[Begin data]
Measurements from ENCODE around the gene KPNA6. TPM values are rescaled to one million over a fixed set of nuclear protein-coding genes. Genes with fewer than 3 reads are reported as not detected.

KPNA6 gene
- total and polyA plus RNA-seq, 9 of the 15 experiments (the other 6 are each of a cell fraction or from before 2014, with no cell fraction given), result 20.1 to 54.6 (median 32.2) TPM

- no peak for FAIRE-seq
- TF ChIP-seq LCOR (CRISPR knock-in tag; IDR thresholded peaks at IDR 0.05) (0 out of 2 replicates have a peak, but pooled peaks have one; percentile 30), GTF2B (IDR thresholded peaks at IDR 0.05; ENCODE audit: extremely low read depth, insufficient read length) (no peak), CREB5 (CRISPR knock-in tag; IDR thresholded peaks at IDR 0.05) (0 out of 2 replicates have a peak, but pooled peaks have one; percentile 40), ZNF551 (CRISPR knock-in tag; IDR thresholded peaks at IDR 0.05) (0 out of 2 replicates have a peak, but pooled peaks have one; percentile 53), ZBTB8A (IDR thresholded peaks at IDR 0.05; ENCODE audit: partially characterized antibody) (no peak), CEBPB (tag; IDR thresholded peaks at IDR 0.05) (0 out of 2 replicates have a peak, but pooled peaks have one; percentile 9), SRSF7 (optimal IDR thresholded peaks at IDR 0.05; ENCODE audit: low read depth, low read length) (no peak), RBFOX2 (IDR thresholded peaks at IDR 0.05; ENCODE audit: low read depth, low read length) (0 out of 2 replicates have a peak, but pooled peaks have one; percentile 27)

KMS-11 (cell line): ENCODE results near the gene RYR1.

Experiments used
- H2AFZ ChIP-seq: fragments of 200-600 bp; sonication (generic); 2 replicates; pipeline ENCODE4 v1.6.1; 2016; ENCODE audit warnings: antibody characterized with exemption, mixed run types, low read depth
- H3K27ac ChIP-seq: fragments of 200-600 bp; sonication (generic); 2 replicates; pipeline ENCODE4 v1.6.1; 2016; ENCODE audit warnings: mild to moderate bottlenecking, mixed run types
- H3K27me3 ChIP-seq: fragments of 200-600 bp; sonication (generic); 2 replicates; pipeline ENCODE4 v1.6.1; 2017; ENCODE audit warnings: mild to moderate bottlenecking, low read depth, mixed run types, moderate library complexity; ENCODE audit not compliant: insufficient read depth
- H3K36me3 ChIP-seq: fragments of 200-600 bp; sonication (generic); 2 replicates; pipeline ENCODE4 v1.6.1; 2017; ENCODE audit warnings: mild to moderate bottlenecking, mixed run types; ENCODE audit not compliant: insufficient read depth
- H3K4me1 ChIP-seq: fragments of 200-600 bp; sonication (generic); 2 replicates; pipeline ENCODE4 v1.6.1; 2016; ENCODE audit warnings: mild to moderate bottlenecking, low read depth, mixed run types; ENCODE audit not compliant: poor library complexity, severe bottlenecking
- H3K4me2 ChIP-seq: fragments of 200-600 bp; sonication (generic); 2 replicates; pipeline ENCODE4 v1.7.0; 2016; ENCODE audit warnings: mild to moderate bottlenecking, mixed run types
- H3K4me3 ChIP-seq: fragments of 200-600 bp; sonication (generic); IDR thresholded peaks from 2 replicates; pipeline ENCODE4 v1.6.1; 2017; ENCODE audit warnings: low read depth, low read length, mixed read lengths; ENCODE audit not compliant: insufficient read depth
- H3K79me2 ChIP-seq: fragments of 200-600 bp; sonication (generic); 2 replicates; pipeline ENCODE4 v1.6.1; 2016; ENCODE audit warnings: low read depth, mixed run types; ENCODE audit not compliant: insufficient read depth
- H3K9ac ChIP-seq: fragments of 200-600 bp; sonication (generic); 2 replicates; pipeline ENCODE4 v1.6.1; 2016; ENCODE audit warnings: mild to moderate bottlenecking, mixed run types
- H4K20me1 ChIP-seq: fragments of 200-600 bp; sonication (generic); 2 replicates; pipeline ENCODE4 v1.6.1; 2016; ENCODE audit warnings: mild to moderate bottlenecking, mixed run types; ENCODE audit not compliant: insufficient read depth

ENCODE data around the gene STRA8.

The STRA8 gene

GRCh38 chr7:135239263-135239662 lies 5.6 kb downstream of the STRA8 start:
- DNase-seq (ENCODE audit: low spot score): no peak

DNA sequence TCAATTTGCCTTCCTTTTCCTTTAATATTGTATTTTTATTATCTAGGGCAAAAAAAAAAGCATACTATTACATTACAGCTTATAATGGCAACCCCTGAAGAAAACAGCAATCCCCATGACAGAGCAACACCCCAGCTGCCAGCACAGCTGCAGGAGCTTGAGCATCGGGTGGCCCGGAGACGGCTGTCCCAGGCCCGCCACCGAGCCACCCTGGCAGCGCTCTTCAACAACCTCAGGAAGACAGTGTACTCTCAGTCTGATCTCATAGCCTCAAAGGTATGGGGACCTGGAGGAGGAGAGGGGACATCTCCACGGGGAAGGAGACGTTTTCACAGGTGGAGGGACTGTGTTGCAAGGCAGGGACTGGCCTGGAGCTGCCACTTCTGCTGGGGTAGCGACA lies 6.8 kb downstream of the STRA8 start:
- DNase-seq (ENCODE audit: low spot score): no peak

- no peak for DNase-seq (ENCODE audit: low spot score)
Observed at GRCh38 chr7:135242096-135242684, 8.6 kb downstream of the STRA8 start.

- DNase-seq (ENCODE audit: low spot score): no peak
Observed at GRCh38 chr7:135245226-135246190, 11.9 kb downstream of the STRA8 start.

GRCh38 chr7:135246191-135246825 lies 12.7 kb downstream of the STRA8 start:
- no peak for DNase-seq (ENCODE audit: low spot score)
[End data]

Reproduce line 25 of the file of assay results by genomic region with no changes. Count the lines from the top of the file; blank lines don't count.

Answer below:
Observed at GRCh38 chr7:135242096-135242684, 8.6 kb downstream of the STRA8 start.